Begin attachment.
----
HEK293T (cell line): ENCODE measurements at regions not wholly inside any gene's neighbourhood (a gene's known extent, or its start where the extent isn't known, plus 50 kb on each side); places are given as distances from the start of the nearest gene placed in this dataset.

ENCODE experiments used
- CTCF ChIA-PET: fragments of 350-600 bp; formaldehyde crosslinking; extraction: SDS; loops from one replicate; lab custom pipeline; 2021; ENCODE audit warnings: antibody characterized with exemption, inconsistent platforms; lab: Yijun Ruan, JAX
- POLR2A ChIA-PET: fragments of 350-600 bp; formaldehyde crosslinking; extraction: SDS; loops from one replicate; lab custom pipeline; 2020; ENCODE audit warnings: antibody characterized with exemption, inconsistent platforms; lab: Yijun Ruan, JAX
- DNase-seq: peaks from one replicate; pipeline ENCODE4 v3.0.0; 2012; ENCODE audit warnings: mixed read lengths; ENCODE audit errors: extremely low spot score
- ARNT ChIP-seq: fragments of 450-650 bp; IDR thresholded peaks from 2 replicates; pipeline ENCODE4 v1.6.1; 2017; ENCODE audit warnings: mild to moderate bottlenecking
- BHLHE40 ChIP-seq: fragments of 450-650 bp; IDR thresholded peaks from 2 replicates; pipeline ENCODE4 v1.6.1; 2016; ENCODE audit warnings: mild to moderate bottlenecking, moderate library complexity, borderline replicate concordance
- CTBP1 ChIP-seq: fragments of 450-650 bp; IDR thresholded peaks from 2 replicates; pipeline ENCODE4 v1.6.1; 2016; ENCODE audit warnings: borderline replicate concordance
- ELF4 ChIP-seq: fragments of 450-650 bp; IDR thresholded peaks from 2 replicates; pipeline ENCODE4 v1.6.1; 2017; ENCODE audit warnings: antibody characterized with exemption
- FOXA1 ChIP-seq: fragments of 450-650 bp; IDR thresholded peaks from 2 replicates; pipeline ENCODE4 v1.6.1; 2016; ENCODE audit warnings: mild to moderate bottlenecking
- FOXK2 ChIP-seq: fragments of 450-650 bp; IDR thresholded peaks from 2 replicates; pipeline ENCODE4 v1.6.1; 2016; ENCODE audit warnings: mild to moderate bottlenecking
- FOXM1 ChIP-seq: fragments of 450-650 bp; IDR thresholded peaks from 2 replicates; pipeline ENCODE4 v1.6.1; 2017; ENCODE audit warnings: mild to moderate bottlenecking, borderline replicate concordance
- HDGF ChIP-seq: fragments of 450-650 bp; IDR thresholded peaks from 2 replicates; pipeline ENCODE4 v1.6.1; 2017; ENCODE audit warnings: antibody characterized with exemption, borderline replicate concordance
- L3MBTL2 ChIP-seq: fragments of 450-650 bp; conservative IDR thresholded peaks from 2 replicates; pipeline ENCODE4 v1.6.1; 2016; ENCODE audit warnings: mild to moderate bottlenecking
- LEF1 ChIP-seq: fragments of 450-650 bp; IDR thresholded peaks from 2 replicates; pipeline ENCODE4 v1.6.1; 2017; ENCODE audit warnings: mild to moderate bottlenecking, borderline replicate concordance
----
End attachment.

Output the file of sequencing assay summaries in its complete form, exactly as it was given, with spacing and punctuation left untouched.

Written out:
HEK293T (cell line): ENCODE measurements at regions not wholly inside any gene's neighbourhood (a gene's known extent, or its start where the extent isn't known, plus 50 kb on each side); places are given as distances from the start of the nearest gene placed in this dataset.

ENCODE experiments used
- CTCF ChIA-PET: fragments of 350-600 bp; formaldehyde crosslinking; extraction: SDS; loops from one replicate; lab custom pipeline; 2021; ENCODE audit warnings: antibody characterized with exemption, inconsistent platforms; lab: Yijun Ruan, JAX
- POLR2A ChIA-PET: fragments of 350-600 bp; formaldehyde crosslinking; extraction: SDS; loops from one replicate; lab custom pipeline; 2020; ENCODE audit warnings: antibody characterized with exemption, inconsistent platforms; lab: Yijun Ruan, JAX
- DNase-seq: peaks from one replicate; pipeline ENCODE4 v3.0.0; 2012; ENCODE audit warnings: mixed read lengths; ENCODE audit errors: extremely low spot score
- ARNT ChIP-seq: fragments of 450-650 bp; IDR thresholded peaks from 2 replicates; pipeline ENCODE4 v1.6.1; 2017; ENCODE audit warnings: mild to moderate bottlenecking
- BHLHE40 ChIP-seq: fragments of 450-650 bp; IDR thresholded peaks from 2 replicates; pipeline ENCODE4 v1.6.1; 2016; ENCODE audit warnings: mild to moderate bottlenecking, moderate library complexity, borderline replicate concordance
- CTBP1 ChIP-seq: fragments of 450-650 bp; IDR thresholded peaks from 2 replicates; pipeline ENCODE4 v1.6.1; 2016; ENCODE audit warnings: borderline replicate concordance
- ELF4 ChIP-seq: fragments of 450-650 bp; IDR thresholded peaks from 2 replicates; pipeline ENCODE4 v1.6.1; 2017; ENCODE audit warnings: antibody characterized with exemption
- FOXA1 ChIP-seq: fragments of 450-650 bp; IDR thresholded peaks from 2 replicates; pipeline ENCODE4 v1.6.1; 2016; ENCODE audit warnings: mild to moderate bottlenecking
- FOXK2 ChIP-seq: fragments of 450-650 bp; IDR thresholded peaks from 2 replicates; pipeline ENCODE4 v1.6.1; 2016; ENCODE audit warnings: mild to moderate bottlenecking
- FOXM1 ChIP-seq: fragments of 450-650 bp; IDR thresholded peaks from 2 replicates; pipeline ENCODE4 v1.6.1; 2017; ENCODE audit warnings: mild to moderate bottlenecking, borderline replicate concordance
- HDGF ChIP-seq: fragments of 450-650 bp; IDR thresholded peaks from 2 replicates; pipeline ENCODE4 v1.6.1; 2017; ENCODE audit warnings: antibody characterized with exemption, borderline replicate concordance
- L3MBTL2 ChIP-seq: fragments of 450-650 bp; conservative IDR thresholded peaks from 2 replicates; pipeline ENCODE4 v1.6.1; 2016; ENCODE audit warnings: mild to moderate bottlenecking
- LEF1 ChIP-seq: fragments of 450-650 bp; IDR thresholded peaks from 2 replicates; pipeline ENCODE4 v1.6.1; 2017; ENCODE audit warnings: mild to moderate bottlenecking, borderline replicate concordance